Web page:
AHHA: A lot of the videos and commercials you have worked on have been with Hype Williams. How did you hook up with him?
June: I have known Hype for over 15 years now. I was a dancer - I am taking you back to when music video box was on and he was in production. He made his transition to directing. There was a moment when we didnt see each other. Then, when we saw each other again, it was at a R. Kelly video shoot. Weve worked with each other ever since.
AHHA: Youve worked on numerous tours with artists such as Mariah Carey, Jay-Z, and Missy Elliot. Which one was your most challenging?
June: Lets start with Missy, because Missy always has so many dancers, so thats always a big production. You dont have enough time to prep for it. Prepping a Missy Elliot tour is like prepping a musical. The same thing goes with Mariahs tour. There are so many different set-ups. The show ultimately got shaved down a lot. I also did the Bad Boy Tour with everyone on the Bad Boy roster. This was when Mase was on the label. That was a lot. Jay-Zs tour is probably the least complicated. There are no dancers. Its just him having moments. Its all fun though.
AHHA: Youve clothed Missy Elliot several times throughout her weight fluctuations. Did her confidence level change, and was it difficult as you all changed clothing selections as she became thinner?
June: Absolutely. I consider myself a style architect. It takes time to build and cultivate these images. The timing has to be right for the artist, for the marketplace and for the music. I think the way she evolved in terms of re-inventing herself had a lot to do with her weight loss. Its all in timing. She lost a person. I saw how hard she worked on it. Shes a lot more daring.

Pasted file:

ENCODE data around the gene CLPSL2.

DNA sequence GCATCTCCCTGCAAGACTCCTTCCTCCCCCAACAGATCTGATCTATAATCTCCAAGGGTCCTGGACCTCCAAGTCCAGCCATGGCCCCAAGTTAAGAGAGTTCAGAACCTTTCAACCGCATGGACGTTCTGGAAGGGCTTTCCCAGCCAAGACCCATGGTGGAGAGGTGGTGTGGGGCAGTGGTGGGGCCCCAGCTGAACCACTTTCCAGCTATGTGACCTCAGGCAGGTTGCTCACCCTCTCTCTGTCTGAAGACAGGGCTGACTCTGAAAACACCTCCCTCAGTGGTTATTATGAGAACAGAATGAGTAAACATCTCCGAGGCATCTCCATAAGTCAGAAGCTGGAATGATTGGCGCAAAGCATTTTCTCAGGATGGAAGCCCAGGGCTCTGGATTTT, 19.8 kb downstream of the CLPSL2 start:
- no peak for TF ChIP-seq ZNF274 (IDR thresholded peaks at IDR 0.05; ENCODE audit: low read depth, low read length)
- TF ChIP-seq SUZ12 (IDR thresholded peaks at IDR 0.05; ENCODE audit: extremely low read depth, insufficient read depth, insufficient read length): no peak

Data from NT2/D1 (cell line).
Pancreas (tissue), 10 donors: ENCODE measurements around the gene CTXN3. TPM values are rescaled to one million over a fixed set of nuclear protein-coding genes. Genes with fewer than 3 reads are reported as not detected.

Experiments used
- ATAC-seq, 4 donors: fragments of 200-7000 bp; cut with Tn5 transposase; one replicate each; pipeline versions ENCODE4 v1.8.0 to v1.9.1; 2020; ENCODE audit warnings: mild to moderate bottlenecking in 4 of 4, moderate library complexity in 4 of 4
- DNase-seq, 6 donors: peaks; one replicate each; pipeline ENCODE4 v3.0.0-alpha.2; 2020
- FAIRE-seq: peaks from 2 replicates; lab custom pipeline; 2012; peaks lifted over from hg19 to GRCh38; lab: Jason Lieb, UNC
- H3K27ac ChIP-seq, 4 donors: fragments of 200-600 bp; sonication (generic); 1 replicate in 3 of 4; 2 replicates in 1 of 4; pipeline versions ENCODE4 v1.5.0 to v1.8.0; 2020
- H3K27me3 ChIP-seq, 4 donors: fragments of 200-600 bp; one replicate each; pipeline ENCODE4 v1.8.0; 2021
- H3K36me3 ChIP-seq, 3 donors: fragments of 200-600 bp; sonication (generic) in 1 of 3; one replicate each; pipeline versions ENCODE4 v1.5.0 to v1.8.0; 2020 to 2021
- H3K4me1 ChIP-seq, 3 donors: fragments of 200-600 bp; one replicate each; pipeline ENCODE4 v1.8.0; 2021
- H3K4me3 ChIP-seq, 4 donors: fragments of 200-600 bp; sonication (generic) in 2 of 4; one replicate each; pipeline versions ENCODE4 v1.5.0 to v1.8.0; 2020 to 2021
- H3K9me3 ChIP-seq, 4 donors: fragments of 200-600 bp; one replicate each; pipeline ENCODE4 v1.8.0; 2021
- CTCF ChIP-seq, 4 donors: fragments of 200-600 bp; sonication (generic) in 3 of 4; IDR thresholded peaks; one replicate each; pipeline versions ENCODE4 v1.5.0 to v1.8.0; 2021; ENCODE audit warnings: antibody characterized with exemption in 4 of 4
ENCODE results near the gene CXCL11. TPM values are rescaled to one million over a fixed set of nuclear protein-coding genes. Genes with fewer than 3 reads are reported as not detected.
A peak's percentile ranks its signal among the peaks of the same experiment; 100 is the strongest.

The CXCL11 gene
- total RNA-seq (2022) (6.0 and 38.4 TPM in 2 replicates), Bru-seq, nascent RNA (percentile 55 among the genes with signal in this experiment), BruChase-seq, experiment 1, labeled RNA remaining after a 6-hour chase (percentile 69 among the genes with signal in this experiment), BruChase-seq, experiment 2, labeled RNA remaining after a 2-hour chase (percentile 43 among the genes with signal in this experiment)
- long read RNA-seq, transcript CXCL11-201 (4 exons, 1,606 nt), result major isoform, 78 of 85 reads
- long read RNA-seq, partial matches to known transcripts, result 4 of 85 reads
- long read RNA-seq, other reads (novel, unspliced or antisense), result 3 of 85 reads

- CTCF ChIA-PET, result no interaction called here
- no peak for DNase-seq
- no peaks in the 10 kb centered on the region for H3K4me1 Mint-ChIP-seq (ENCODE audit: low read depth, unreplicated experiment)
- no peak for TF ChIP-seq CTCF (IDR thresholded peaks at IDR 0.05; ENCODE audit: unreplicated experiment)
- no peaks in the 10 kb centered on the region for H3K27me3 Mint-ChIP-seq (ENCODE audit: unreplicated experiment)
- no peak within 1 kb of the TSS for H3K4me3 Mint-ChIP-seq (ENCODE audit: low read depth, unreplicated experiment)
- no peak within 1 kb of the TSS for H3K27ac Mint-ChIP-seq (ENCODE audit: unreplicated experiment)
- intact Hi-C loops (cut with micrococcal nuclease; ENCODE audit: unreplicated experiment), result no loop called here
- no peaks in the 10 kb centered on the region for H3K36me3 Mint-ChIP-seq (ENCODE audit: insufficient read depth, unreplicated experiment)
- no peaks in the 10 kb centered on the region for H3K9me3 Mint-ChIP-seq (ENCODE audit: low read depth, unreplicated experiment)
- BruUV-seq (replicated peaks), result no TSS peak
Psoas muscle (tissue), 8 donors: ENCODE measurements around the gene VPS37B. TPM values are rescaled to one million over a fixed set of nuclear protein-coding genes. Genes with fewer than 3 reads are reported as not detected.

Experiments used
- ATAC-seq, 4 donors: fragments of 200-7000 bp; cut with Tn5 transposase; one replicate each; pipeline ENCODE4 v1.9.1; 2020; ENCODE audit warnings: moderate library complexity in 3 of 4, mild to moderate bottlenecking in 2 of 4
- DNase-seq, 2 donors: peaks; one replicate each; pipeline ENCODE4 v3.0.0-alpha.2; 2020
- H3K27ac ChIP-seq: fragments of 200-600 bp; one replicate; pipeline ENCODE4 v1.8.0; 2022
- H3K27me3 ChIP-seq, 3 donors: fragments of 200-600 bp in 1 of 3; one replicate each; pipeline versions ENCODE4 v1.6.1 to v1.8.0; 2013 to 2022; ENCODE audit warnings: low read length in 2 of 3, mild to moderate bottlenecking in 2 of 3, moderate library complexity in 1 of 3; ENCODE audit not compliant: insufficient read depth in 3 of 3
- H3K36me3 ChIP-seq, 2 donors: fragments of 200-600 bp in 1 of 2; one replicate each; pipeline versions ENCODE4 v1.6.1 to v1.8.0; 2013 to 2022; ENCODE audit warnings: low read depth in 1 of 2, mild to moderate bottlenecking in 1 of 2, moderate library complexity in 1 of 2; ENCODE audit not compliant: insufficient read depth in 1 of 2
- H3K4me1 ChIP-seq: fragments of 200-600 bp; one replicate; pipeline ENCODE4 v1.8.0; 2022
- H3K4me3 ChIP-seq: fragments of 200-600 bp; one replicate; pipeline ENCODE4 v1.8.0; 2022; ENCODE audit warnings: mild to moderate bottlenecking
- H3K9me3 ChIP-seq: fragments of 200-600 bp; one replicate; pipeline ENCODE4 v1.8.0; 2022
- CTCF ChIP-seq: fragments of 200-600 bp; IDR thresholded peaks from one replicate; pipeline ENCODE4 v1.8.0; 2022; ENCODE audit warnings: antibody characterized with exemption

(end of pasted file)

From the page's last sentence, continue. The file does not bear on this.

AHHA: What essential should every man and woman have?
June: For women, they should have that basic black dress. It never fails you. I think you can always count on it. You can wear it day or night. You can play it up or you can play it down. I think it is a must-have piece. Also, a trench coat and a great pair of boots. For men, I think every guy needs a great pair of cargos and a great pair of jeans - and a blazer. I think every man should have a sports coat. I dont care if youre Hip-Hop or not Hip-Hop. You must have one. You can play that up or play it down. A guy should definitely own a suit as well.
AHHA: What hot fashion trend do you forecast for the summer?
June: I see a lot of color. I see a lot of sweet girl looks. For women, its going to be softer. Not hot shorts. No one is going to be afraid of the pastels. I see a lot of texture for men. A lot of light weight knit sweaters and v-necks. Polos are going to be huge this season as well.
AHHA: As a celebrity stylist, what is your biggest challenge in the industry?
June: Just re-inventing myself - finding things that will ultimately take me to the next level. I try to approach every job that I do as something thats going to be an extension of myself and my career. Strategically, taking the right projects and not just take everything that comes to me but the things that keep me creatively inspired and interested. After 15 years of doing this, I am still passionate and excited about it.